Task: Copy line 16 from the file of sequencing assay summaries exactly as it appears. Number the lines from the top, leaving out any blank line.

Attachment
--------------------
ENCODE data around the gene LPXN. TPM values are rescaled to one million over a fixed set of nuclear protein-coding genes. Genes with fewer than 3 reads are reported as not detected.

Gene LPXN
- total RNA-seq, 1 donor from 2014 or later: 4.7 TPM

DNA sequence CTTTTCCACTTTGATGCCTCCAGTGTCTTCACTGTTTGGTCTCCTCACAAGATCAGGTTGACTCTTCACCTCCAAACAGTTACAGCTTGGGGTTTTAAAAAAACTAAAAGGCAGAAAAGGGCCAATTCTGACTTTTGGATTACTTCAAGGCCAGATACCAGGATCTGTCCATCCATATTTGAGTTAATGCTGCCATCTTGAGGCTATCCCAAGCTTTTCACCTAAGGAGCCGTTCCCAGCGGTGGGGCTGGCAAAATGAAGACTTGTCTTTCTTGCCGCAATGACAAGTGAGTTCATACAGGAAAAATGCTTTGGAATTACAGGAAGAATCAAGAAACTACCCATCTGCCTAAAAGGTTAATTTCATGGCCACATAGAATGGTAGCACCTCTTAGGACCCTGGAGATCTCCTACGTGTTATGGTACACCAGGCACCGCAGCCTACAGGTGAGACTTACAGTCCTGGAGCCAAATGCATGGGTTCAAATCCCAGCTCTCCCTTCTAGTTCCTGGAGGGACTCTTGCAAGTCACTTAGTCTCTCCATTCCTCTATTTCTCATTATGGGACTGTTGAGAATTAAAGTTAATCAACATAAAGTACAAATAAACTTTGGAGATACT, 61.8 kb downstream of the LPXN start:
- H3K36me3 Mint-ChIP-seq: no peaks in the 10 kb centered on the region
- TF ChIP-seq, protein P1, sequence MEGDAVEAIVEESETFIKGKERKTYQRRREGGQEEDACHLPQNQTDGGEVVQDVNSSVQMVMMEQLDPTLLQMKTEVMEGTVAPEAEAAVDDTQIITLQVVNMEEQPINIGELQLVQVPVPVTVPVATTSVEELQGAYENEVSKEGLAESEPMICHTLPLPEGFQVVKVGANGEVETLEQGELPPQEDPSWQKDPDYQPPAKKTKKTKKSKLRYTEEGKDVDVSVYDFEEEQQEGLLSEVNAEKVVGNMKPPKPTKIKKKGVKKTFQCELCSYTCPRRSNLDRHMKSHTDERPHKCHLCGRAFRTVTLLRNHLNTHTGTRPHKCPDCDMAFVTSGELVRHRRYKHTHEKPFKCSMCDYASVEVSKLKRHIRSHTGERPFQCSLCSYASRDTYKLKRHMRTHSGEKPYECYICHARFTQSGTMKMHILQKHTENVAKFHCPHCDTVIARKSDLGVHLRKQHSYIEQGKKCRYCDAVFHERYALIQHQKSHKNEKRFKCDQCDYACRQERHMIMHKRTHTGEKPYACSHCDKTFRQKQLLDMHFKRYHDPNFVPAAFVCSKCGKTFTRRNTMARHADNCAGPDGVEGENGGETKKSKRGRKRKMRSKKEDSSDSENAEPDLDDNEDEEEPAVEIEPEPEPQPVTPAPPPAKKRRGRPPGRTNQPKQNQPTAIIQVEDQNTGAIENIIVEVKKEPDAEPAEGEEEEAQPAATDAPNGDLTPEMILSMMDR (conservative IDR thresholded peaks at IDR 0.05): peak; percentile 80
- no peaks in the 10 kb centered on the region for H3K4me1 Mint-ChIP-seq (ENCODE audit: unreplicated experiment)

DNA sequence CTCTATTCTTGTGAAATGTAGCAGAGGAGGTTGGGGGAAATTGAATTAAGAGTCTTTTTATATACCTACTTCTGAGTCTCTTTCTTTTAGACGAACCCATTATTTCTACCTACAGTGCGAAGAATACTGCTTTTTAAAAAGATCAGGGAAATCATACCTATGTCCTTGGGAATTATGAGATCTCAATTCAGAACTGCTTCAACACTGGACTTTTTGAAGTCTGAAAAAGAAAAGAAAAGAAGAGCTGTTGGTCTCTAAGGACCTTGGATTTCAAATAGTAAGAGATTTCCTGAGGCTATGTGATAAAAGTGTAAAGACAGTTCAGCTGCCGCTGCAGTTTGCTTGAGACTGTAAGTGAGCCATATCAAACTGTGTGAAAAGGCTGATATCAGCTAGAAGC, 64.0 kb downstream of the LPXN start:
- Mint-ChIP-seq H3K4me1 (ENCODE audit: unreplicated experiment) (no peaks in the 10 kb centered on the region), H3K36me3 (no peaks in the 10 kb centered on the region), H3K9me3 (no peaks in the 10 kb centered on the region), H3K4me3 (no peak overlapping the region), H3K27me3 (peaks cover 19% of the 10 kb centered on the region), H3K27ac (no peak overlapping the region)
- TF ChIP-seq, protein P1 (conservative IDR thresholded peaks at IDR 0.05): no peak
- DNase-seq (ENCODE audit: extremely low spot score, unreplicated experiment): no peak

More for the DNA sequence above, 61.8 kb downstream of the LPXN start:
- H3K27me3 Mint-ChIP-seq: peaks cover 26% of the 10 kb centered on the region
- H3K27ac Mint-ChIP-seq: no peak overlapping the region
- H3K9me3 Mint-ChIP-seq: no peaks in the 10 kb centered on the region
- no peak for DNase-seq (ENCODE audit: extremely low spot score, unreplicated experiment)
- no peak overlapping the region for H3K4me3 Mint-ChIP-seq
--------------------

- no peak for DNase-seq (ENCODE audit: extremely low spot score, unreplicated experiment)